Although it was priced 15–20 per cent lower than the two leading brands, not enough consumers were being won over. Part of the problem was distribution. Coca Cola and Pepsi managed to block Virgin from getting crucial shelf space in half theUK’s supermarkets. Meanwhile, Coke doubled its advertising and promotion budget. As Rob Baskin, Coca-ColaUSA’s spokesman said: ‘We take all competition seriously.’
Ultimately, Coca Cola and Pepsi’s hold on the market has proven too strong and Virgin Cola failed to make a serious dent in their worldwide sales. Even on Virgin’s home turf, theUK, the brand struggled to gain 3 per cent of the market and it has never made a profit. (Author, 2006)
Strong brands depend on exploiting competitors’ weaknesses. ‘We often move into areas where the customer has traditionally received a poor deal, and where the competition is complacent,’ Branson once said, explaining Virgin’s brand strategy. However, Pepsi and Coca Cola are anything but complacent. Distribution is everything. If you can’t get the product on the shelves, it will never outsell its competitors. . (Author, 2006)
Risks about Negative Halo
The Ansoff matrix shows how risk increased as a business moved from a growth strategy based on penetration into one based on market extension, or the yet more risky territory of new product development, or beyond that, diversification. The moral of the matrix is not that you should avoid growth strategies based on anything but penetration, but that you should aim to reduce the risks of other strategies by whatever means are appropriate: market research, pilot trials, joint ventures, etc. A key means of reducing the risks involved in such growth strategies is branding. (Cheverton, 2000)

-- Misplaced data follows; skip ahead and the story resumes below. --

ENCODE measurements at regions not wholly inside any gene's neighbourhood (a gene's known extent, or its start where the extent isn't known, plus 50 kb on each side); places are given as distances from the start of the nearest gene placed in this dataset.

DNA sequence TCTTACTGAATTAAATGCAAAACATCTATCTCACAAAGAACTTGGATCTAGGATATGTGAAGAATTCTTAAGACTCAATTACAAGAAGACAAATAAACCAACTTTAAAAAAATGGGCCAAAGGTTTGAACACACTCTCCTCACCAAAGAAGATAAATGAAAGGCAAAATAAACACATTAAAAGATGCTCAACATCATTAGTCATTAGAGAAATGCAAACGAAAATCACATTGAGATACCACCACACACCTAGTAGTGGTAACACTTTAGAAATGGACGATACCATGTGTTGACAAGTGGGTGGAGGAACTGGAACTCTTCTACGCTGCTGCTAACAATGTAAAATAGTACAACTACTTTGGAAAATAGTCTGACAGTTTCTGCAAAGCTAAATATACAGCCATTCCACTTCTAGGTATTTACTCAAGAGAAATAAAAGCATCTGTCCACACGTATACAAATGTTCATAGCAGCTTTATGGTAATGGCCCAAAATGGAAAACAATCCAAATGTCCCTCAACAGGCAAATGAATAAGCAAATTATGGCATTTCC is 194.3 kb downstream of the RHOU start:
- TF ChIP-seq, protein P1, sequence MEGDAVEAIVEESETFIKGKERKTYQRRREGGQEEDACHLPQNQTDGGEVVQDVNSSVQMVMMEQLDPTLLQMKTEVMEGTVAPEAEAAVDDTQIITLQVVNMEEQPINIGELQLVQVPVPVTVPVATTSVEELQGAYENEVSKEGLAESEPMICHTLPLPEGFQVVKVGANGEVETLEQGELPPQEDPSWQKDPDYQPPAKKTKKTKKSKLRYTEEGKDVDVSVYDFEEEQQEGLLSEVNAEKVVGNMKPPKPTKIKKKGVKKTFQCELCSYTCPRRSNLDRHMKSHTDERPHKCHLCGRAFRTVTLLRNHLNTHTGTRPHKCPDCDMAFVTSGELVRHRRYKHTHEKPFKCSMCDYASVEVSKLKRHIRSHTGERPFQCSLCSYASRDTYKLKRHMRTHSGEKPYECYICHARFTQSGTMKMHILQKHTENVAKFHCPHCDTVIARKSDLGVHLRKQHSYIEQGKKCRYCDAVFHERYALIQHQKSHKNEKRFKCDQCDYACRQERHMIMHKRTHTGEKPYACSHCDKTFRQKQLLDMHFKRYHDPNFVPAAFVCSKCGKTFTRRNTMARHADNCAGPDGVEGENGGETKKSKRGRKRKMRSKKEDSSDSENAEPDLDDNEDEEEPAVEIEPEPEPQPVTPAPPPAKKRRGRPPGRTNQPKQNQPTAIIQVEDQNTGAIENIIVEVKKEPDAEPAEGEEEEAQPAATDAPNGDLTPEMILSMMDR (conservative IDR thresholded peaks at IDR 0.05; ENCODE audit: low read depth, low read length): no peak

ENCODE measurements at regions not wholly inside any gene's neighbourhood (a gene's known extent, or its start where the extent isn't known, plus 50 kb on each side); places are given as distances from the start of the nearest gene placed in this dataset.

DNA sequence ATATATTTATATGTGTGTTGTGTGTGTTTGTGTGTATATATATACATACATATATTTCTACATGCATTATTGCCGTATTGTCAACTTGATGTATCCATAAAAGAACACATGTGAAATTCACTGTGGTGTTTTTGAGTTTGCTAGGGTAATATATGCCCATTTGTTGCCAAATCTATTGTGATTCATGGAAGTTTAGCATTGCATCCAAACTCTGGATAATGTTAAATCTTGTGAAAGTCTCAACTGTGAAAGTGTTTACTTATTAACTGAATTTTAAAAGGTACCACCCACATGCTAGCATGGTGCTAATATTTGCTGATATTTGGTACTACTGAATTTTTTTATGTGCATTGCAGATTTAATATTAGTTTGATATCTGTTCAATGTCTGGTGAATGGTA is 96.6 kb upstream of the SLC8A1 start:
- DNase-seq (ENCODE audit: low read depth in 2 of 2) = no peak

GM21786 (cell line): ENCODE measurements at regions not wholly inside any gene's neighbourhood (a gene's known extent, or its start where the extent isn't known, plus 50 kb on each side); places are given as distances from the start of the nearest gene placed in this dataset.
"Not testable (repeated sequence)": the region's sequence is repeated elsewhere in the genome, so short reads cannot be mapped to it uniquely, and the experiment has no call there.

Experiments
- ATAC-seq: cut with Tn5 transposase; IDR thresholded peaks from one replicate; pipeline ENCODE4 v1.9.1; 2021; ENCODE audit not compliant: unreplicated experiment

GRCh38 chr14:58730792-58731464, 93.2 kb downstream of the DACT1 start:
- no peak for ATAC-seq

The brand halo works as it sounds – providing a prefabricated protective surround to the new venture, and so easing its way, even when the new venture might be as unconnected from the previous ones as cola is from airlines or mobile phones from cinemas. The halo also allows the marketer to infuse the new venture with the brand values (hopefully saintly) of the existing ones. The ability to transfer brand values in this way is a huge importance, but it must be done well, and it must be appropriate to the circumstances. (Cheverton, 2000)
Some say that Virgin break all the rules of the Ansoff matrix, that moving from record label to airline to hotelier to colar producer to financial services to rail operator is diversification with a vengeance and that they should have failed more often. The point is that, far from breaking the rules, they have observed the most important rule: understand the challenge and the risk, and aim to minimize the risk when away from home territory. In Virgin’s case, it is a combination of the brand halo, risk management, meticulous market research and their use of expert partners and suppliers that gives them their success. (Cheverton, 2000)
Author. (2006). Brand Extension Failures: Virgin Cola. A brand too far http://brandfailures.blogspot.com
Carroll. (2012). AD 610 Course Notes: Enterprise Risk Management and Business
Peter Cheverton. (2000). Key marketing skills: a complete action kit of strategies, tools & techniques for success marketing
Wilcox, Joe (2008). “The iPhone Halo Effect”. Apple Watch – eweek.com
Eric Tse, Richmond Hill, Toronto